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Sunday, May 27, 2007

"Some of my best friends are hounds"

Recently I was sent back east to search for new ways for my company to be more effective in the community we serve. During this adventure I meet some really cool folks and from them, I gained some insight into myself and my own perspectives. One of the biggest paradigms that I experienced is that racism is alive and well in America. I am going to share some encounters that have changed my perceptions on this topic.

First let me set the scene. I was traveling with a brilliant young lady who is soon to achieve the title of Doctor of Psychology. She just happened to be African American. I am a large white redneck sort of fella. So we have a lovely educated lady and a corn feed white boy traveling together, and for some unknown reason, folks constantly assumed that we were married. Now we have different last names, stayed in different hotel rooms and were never un-professional in our demeanor in any way. So the reason/s that assumption still eludes me, other than that some folks figure if a white and black person get along they must be married or something. Anyway, because we traveled together I was able to see how some in the country treat different color of skin differently.

We were allowed to experience the west suburbs of Chicago with some community workers. Many folks were concerned with the fact that I was white. This confused me at first. To try and build a social bridge and let everyone know I was not a prejudice person I said "Many of my best friends are black." Now here lay a problem, that I was unaware of. Take the picture above, if I say many of my best friends are foxes, and you are a fox, have I done anything to make you feel more comfortable with me? When I was asked to see/feel the statement in reverse, "Many of my best friends are white" I realized that I was creating a picture of the exact opposite of what my true intention was. Needless to say, I do not use this term anymore to try and build a bridge of comfort and acceptance.

While in our hotel lobby, we were standing there and a nice white lady walks by us. This lady looked at me and smiled all nice and full of kindness. I watched her as she looked over at my partner and gave this ugly and condemning glare, then back towards me with a nice smile. I was shocked, for we had not met this person, nor had we spoken with her. She just reacted to her own feelings about each of us. Had she known my partner, maybe she would not have had, or allowed herself to react with disapproval. But why do we, as people, do this to start with? Why do we judge so quickly by skin color? I have heard the excuses, but they just do not add up to so much hate, on all sides of this issue.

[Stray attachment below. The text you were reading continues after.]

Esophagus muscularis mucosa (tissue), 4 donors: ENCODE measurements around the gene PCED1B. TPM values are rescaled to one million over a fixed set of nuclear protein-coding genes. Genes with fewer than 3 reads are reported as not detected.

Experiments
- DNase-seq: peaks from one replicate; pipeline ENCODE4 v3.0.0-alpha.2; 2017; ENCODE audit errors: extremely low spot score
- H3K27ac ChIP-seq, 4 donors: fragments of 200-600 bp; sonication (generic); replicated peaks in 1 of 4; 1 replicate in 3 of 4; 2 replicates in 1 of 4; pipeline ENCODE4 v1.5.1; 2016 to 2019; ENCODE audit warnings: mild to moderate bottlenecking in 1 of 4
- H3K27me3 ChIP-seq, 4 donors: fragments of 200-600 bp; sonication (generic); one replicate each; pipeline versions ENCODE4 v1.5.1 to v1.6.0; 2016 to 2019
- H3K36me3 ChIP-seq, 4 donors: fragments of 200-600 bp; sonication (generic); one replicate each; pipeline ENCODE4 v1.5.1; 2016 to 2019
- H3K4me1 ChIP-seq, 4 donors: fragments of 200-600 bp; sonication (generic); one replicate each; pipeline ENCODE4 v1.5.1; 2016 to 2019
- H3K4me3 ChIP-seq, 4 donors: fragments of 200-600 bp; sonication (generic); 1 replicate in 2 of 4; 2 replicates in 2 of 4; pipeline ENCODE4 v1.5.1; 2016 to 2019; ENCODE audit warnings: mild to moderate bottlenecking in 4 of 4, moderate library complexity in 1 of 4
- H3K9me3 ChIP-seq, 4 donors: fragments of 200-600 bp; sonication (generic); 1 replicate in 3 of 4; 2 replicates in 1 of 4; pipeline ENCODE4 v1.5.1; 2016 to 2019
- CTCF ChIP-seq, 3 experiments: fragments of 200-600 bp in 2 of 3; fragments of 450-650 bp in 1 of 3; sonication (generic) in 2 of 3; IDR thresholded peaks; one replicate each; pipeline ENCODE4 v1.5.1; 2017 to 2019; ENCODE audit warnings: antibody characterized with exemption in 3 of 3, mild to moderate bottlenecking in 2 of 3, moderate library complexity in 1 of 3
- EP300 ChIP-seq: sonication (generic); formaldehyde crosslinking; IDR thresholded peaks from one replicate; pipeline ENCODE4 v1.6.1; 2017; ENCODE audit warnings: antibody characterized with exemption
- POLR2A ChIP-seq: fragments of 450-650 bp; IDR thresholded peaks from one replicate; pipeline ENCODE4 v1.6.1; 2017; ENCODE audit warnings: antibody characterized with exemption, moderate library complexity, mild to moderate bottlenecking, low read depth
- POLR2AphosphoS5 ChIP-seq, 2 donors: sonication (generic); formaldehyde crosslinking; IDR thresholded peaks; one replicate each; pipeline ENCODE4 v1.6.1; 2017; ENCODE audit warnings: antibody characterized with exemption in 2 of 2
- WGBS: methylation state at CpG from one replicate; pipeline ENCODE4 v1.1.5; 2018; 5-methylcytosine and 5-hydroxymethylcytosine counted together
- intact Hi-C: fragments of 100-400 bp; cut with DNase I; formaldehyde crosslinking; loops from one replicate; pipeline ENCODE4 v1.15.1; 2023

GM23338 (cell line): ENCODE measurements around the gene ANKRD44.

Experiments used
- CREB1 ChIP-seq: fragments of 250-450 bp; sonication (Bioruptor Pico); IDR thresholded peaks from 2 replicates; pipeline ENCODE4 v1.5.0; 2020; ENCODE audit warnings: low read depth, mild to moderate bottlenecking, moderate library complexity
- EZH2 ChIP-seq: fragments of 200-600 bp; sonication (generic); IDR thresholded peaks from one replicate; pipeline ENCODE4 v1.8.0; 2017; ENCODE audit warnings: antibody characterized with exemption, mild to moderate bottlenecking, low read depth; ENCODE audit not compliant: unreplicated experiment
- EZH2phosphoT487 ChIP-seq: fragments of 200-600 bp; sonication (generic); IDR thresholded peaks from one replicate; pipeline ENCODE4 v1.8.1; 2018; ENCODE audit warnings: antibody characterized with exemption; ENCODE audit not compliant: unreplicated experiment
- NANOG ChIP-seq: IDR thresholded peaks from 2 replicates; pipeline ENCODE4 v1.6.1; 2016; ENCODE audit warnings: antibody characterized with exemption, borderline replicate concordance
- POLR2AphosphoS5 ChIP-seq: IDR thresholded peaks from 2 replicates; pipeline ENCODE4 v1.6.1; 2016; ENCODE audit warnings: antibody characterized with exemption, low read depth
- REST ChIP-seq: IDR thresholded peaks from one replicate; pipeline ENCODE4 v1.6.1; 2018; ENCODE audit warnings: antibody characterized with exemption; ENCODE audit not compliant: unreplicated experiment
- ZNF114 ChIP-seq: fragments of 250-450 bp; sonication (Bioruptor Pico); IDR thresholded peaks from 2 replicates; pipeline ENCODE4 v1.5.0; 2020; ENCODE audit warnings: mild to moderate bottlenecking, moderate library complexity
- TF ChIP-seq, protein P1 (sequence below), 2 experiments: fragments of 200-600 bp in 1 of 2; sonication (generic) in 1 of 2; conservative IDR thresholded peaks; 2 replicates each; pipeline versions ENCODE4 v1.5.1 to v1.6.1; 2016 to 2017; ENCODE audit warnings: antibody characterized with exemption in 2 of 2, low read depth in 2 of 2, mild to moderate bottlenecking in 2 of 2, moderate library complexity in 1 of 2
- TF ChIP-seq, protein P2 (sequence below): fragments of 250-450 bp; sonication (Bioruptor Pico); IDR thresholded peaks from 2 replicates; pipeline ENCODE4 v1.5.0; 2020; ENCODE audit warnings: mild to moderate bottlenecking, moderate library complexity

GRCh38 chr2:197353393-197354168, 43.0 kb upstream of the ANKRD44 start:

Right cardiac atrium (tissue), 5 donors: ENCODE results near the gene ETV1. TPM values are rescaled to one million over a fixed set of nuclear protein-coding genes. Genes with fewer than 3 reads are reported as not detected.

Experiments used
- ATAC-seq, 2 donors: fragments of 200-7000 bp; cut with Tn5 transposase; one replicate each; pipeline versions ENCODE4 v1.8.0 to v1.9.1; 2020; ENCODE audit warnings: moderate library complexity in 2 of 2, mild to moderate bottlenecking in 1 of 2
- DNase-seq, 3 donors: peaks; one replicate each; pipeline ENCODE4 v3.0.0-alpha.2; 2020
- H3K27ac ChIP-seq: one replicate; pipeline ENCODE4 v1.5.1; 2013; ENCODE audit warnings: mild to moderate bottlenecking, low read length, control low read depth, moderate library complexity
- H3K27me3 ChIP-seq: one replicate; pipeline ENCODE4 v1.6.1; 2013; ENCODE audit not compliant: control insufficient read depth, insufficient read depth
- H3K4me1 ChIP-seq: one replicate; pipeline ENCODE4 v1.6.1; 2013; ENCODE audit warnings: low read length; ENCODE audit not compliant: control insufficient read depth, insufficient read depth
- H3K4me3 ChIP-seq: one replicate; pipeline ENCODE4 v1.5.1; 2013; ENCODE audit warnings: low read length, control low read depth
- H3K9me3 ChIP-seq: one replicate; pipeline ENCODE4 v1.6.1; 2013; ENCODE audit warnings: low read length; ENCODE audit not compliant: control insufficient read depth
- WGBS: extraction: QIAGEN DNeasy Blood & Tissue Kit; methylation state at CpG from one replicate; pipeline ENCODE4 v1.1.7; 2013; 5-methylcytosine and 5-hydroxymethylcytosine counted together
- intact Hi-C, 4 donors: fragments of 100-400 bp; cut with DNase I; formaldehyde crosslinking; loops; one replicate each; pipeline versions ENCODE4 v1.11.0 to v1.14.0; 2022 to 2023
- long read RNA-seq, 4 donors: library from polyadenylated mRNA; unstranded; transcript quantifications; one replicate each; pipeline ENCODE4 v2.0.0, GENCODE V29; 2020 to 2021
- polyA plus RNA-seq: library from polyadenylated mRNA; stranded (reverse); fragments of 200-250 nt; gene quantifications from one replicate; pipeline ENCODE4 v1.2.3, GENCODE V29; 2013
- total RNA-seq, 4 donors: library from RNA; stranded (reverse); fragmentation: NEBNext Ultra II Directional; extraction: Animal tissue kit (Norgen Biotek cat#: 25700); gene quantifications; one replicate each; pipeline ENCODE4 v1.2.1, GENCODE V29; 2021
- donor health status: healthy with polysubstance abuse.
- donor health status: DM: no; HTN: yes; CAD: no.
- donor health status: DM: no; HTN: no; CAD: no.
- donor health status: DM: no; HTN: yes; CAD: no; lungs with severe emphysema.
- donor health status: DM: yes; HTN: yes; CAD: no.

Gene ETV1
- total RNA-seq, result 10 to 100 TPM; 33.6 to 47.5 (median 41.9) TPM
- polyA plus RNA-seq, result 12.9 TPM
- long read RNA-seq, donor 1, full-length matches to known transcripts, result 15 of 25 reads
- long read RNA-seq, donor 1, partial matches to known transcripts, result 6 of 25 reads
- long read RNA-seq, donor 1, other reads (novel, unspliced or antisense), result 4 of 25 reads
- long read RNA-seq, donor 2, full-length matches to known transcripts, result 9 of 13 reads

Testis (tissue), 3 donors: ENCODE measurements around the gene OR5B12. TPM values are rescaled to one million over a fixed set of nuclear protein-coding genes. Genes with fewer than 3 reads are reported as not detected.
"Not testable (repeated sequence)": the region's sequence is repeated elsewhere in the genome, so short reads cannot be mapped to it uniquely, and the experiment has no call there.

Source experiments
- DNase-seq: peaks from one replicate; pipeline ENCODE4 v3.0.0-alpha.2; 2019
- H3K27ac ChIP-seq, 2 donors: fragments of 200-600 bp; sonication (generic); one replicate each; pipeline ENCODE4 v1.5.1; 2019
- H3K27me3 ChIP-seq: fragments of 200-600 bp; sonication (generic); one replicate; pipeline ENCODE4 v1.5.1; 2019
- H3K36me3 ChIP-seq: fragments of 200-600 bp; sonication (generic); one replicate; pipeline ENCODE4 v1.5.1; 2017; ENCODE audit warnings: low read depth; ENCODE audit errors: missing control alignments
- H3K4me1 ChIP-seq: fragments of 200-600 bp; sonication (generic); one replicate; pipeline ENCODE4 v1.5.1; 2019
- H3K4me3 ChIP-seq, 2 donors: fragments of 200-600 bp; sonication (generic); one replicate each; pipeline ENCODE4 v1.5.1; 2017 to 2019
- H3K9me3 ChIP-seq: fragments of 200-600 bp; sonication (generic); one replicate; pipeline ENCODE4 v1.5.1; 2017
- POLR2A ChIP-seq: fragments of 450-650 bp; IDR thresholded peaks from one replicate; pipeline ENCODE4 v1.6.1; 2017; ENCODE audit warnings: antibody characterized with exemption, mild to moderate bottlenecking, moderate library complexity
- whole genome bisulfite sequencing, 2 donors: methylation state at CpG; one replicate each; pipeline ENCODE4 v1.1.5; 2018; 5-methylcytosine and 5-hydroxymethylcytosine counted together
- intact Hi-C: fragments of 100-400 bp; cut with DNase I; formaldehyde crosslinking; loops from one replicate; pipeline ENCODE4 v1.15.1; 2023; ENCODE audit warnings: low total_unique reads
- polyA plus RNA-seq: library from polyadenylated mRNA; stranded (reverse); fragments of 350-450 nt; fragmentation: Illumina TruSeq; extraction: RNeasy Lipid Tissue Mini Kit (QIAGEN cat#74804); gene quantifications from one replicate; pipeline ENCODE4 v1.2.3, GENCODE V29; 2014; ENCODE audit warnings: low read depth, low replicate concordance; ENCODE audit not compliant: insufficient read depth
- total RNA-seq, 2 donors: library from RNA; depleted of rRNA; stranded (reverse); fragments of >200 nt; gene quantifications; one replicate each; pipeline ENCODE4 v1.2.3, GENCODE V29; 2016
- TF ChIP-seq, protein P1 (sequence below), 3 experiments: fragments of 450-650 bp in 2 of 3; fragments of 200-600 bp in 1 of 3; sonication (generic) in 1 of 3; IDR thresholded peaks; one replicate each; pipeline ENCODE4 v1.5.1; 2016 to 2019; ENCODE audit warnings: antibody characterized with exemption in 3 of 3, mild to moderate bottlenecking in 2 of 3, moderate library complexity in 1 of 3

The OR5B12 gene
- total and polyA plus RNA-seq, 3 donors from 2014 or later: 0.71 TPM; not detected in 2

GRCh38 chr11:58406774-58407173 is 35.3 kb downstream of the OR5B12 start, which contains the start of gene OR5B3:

While we were setting in the Chicago airport a black man set down next to us. We were engaged in a conversation about slavery and it's ripple effect throughout American history. I stated to my partner that we should ask this man who seem to have an African accent. So with some risk, I asked him if he would join our conversation and he said yes. To my amazement he told us that immigrant blacks, such as himself, get along better in America with the white people that they do with Black people. This observation of his obviously opened up a great conversation that opened up more that just my eyes. He told us that in Africa, the black people recognize country of origin. And it is here that they dislike or like someone, not so much skin color.

As we traveled to Miami, there I learned some more about this issue that still festers in my country. I grew up in a non-racist home. I never was exposed to any comments that formed a belief that anyone with different skin color was any different than I. I also realized now that maybe I have indirectly added to the problem by making comments that I thought were building bridges of acceptance. I wonder just how many of us, have, or are, accidentally acting with a prejudice view. I do realize that some are just plan haters, but I can not reconcile that most are this way. I think we need to validate and embrace our diversity as a country. Maybe we need to realize that we come from different origins and that our true strength is hidden in this fact. What do you think?

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